Iron John

            This morning a small USA Today news article caught my eye. It has been making the rounds under many guises. It originates as a Columbus Dispatch article from March 25, 2012 by Spencer Hunt entitled ‘Fracking’ Is Thirsty Work But Groundwater Isn’t Plentiful In Eastern Ohio. In a nutshell, the process of hydraulic fracturing for those seemly deposits of gas and oil over a mile underground requires a considerable amount of water. Water that is pretty much “consumed” in the process though the industry likes to spin its “recycling” of this “material” at the plethora of “informational/educational” public meetings that have been sprouting like mushrooms before the season has even begun. They claim it is only good business practice to recycle (reuse) this material (water) back into the next well since it is a rather expensive “commodity”. As the article points out, the water is beginning to be purchased (for consumption) from the very folks promoting this economy, the state. Back in the 1930’s, as part of the programs meant to generate employment, stimulate the economy and improve living conditions, various creeks, streams, rivers and flood prone areas that ultimately fed into the Muskingum River were damned, forming a set of lakes in eastern Ohio under what is now the Muskingum Watershed Conservancy District. This large project contributed socially through the stabilization of the unpredictable effects of too much/too little water, by assuring an even distribution of this resource throughout under whatever conditions. In addition to the flood control, it also established new leisure time resources for sportsmen, boaters, campers, etc. and contributed to a literal “cottage” industry where previously there had been none. Many state parks are located within this district. Now this very trust is “studying” the amount of water it will be able to sell in addition to the legal jurisdictions that already are engaged in this practice. The ultimate irony, or sadness, of this is the twisted relationship of the state (legal jurisdictions et al) in bed with the gas and oil industry (why the long legged woman spokesperson seductively purrs how good it will be on the TV promo spots). Just in the last 2 years, the USDA Hydrological Experimental Station in Coshocton County Ohio (just about the heart of the Watershed Conservancy District area) found itself terminated by having its federal funding cut through congress’s budgeting. The work done there has an incredible history of contributing to agricultural and landscaping practices that rely on water resources, both ground as well as meteorologically produced, and its effect on various soils through absorptions, run off, and erosion rates. Now the county has reasserted its ownership over the federally leased land that the lab sat on and is in the process of leasing it again, only this time to those wanting to access the Utica shale that lies below. The MWCD is within the purview of the US Army Corps of Engineers. Any “studies” used to determine feasibility/availability of water to be sold (“tapped”) will now be determined by the same folks who did the studies on the soundness/sustainability of the damns, dikes, and channels of New Orleans and Missouri. Visions of the long legged spokesperson telling us how good it will be!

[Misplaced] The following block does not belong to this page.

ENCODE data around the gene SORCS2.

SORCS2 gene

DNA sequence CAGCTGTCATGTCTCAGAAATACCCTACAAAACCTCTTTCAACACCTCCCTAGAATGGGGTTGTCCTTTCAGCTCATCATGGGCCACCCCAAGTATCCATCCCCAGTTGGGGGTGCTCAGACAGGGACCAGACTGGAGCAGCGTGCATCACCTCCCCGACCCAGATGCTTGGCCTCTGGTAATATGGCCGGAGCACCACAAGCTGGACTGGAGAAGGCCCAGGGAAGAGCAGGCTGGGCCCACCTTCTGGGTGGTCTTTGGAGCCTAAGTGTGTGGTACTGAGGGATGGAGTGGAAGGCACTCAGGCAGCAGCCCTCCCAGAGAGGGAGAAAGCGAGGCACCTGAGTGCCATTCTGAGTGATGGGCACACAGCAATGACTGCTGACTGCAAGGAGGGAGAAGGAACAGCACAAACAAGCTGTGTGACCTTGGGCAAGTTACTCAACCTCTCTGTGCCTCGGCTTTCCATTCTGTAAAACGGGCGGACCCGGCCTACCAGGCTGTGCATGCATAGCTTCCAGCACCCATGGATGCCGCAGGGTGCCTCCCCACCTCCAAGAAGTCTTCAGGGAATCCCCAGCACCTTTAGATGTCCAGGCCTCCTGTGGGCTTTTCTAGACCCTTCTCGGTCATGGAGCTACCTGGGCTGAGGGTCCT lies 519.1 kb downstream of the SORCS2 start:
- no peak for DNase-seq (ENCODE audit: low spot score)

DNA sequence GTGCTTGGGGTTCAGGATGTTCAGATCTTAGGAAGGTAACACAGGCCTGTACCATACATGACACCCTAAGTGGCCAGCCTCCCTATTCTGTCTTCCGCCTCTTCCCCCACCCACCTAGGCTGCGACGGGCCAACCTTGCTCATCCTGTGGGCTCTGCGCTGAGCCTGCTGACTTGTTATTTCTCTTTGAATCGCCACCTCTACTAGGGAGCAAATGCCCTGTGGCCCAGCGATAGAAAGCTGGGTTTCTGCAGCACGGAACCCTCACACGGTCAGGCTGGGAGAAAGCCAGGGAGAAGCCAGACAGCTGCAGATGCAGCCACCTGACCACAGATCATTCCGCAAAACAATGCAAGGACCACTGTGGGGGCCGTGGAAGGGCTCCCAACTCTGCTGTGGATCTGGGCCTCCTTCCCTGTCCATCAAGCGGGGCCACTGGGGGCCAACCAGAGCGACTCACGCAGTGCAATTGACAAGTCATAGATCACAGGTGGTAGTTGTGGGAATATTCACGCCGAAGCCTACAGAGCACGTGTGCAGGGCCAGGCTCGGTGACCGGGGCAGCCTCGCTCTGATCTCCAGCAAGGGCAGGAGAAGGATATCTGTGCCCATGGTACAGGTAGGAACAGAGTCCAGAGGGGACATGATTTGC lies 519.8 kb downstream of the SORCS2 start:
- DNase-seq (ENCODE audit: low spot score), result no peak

All this brings to mind the Aral Sea. Roughly during the same time period as the inception of the Muskingum Watershed Conservancy District, the central planning economy of the Soviet Union believed it would benefit the state (and the people) by diverting the feeder waters of the Aral Sea into irrigation channels to open up vast areas of undeveloped land to cotton farming. This appeared to be a win/win since the area around the lake was not agriculturally productive, and the Soviet Union would become “cotton” independent, with the textile sector providing jobs and product. Eventually, not only did the Soviet Union go bust but the entire cotton farming in this area went belly up. The wound on the land left from all of this economic “planning and development” is that the Aral Sea has just about disappeared, and a totally inhospitable desert now “flowers” where once was a huge lake and thriving fishing industry.

            There certainly is a hand in the water of Ohio, but it is not the one of fairy tale legend.

 

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